Senator Cruz directs colleagues on amicus brief for religious freedom from Christian business owner in Colorado

WASHINGTON, DC – US Senator Ted Cruz (R-Texas), a member of the Senate Judiciary Committee, today led a bicameral amicus brief with his fellow Republicans in the case of 303 Creative LLC v. Elenis, asking the Supreme Court to review a circuit court ruling that bars a Colorado business owner from exercising his rights to free speech and religious freedom. Petitioner Lorie Smith runs web design company 303 Creative and cannot provide personalized services for same-sex marriages without violating her Christian faith. Under the Colorado Anti-Discrimination Act (CADA), however, she must not only provide these personalized services, she is not even allowed to explain her disagreement. The Tenth Circuit Court of Appeals agreed with the Colorado Civil Rights Commission that the state can compel Ms Smith’s creative speech – a decision that is in error and should be reviewed by the Supreme Court. This case follows Pastry masterpiece, another Colorado case in which Senator Cruz led an amicus brief in 2018, which supported Masterpiece Cakeshop owner Jack Phillips as he claimed the Colorado Civil Rights Commission violated his constitutional rights by acting with hostility towards his religious faith.

The senatorial co-signers of the amicus brief are Senators Marsha Blackburn (Tenn.), John Boozman (Ark.), Mike Braun (Ind.), John Cornyn (Texas), Tom Cotton (Ark.), Steve Daines (Mont. ), James E. Risch (Idaho), Josh Hawley (Mo.), James Inhofe (Okla.), James Lankford (Okla.), Mike Lee (Utah), Marco Rubio (Florida), John Thune (SD), Thom Tillis (NC) and Roger Wicker (R-Miss.).

The amicus brief is led in the House of Representatives by US Representative Doug Lamborn (R-Colo.).

In the brief, the members wrote:

“As this Court has long recognized, ‘[a]t the heart of the First Amendment is the principle that each person should decide for themselves what ideas and beliefs deserve to be expressed, considered, and respected. Governmental coercion of artistic expression like that of Ms. Smith “violates this essential right”. Identifier. The Court should grant the request.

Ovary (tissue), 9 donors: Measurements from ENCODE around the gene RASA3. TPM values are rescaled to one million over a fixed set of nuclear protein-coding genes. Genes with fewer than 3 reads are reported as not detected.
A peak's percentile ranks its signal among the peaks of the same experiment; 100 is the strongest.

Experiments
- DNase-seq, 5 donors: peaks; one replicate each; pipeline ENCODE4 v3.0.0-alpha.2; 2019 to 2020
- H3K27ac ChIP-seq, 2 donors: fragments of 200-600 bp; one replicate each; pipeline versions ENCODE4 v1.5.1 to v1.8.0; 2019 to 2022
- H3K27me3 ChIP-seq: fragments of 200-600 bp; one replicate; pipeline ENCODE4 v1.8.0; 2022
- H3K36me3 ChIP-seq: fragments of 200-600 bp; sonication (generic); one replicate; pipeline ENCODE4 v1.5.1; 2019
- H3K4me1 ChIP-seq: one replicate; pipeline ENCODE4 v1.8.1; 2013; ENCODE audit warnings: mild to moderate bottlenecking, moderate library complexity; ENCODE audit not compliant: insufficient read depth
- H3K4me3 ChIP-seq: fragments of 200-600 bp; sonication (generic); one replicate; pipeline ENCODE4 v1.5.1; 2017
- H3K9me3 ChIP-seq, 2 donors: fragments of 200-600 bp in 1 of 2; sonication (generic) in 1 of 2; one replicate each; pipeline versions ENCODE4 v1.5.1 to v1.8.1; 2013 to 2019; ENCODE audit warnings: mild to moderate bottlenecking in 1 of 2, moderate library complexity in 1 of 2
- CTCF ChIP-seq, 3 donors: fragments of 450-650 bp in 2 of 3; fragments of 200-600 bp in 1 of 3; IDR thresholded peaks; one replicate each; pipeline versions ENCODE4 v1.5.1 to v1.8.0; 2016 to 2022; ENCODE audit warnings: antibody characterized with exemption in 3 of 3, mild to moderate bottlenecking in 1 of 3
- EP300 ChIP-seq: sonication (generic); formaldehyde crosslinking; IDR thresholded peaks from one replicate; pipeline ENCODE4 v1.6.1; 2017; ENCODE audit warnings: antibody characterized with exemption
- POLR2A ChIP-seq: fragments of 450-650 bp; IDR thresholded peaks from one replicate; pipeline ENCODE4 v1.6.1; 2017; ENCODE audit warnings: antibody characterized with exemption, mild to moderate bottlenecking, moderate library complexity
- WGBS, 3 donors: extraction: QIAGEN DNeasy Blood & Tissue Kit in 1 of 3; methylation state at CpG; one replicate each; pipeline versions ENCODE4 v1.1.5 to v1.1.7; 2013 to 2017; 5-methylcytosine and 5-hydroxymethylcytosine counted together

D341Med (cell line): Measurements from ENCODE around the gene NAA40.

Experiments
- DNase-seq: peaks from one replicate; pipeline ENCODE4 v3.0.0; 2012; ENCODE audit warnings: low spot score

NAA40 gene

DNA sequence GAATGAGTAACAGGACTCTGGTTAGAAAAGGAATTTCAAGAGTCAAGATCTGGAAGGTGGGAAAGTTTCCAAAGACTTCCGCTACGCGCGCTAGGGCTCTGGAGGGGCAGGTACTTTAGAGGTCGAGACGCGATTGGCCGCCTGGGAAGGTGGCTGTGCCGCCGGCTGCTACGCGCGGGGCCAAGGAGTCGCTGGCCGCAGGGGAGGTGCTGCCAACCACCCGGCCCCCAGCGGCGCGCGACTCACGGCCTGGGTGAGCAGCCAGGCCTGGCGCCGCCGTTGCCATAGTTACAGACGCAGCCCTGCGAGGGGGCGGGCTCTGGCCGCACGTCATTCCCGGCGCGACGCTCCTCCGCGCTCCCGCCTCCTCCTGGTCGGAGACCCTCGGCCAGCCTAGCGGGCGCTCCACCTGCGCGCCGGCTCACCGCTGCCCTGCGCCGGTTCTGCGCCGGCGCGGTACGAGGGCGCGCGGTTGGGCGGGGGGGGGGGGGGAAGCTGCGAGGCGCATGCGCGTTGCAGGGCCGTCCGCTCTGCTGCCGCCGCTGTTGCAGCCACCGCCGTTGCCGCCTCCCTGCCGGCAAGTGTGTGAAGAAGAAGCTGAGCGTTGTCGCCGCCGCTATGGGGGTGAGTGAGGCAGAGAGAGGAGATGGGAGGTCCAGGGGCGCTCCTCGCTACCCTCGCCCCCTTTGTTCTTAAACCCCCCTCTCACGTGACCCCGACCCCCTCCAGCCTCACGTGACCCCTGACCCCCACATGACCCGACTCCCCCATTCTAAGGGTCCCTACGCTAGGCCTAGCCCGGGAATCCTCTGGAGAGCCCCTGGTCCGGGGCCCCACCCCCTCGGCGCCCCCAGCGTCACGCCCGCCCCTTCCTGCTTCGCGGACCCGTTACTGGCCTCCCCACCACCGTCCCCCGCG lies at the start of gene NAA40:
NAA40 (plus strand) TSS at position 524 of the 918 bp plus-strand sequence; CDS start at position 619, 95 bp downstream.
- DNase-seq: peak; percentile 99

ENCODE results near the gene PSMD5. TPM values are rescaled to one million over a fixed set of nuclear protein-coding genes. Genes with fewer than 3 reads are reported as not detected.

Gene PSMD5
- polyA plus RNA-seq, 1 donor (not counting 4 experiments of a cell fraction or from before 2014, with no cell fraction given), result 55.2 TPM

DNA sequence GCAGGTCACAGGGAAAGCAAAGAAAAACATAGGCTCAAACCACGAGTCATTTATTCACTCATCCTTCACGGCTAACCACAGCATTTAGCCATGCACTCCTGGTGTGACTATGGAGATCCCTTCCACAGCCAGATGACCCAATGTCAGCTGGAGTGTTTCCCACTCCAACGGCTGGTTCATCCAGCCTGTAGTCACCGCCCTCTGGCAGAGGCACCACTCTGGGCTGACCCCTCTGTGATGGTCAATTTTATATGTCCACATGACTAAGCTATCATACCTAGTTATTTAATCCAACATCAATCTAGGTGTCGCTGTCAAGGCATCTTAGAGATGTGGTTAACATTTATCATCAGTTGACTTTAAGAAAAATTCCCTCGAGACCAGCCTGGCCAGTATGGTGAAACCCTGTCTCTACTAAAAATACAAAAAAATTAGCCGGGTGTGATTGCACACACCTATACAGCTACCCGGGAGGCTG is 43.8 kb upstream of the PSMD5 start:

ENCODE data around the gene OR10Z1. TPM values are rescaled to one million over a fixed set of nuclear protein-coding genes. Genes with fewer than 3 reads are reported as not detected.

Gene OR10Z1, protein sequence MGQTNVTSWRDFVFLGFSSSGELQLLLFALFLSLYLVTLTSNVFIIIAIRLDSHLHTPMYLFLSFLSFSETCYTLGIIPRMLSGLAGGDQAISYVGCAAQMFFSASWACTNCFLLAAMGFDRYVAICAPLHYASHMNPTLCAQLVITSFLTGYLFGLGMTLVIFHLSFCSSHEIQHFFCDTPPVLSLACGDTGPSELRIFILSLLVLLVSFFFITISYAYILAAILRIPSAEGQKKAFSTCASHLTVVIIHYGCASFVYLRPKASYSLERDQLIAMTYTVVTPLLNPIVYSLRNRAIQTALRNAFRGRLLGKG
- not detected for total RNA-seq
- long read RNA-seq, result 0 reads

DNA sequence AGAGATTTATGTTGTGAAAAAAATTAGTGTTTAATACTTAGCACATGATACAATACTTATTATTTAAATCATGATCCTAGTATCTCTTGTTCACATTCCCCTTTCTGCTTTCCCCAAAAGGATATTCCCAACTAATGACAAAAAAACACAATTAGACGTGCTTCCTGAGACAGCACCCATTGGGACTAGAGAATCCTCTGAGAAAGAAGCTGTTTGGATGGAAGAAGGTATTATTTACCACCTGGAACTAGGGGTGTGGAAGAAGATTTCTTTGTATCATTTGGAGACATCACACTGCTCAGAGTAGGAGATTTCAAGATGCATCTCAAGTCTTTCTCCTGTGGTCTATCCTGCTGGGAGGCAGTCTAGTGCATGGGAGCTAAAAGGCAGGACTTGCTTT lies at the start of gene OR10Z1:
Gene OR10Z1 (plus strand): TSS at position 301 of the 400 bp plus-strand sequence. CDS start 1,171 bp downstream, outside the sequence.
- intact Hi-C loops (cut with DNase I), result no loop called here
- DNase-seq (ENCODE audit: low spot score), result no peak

The Tenth Circuit reasoning clearly shows the true purpose of CADA’s speech compulsions: to compel dissidents to express opinions with which they disagree and to silence opposing views. After all, as Tenth Circuit recognized, same-sex couples have no shortage of alternative wedding website design options.


The point of applying CADA to Ms. Smith, therefore, is not in providing public housing; it is to force her to conform her speech to the dominant opinion. Yet it is well established that the state “is not free to interfere with speech for the sole reason of promoting an endorsed message or discouraging a disadvantaged message, as enlightened as either of these. targets can strike the government ”.


“The First Amendment ensures that individuals of all faiths” receive appropriate protection as they seek to teach the principles which are so fulfilling and so essential to their lives and their faith. ”

“Yet the Tenth Circuit ruling allows the state to ‘wield CADA like a sword’ to compel speech that conflicts with an individual’s deeply held beliefs. For example, an atheist musician might be forced to perform at an evangelical church service. Or a Muslim tattoo artist might be forced to write “My religion is the only true religion” on a Christian’s body. These results do not reflect – and deeply undermine – our long-standing traditions of the First Amendment.

“Religious discourse occupies a particularly important and protected place in American history and jurisprudence. Mrs. Smith and others like her deserve the strongest possible protection of the First Amendment. The Court should grant the request.

Read the full text of the amicus brief here.


About Nereida Nystrom

Check Also

IIT-Kanpur to Design Maha Kumbh-2025 Website

For visitors planning to attend Maha Kumbh-2025 which would be held on the sandy shores …

Leave a Reply

Your email address will not be published.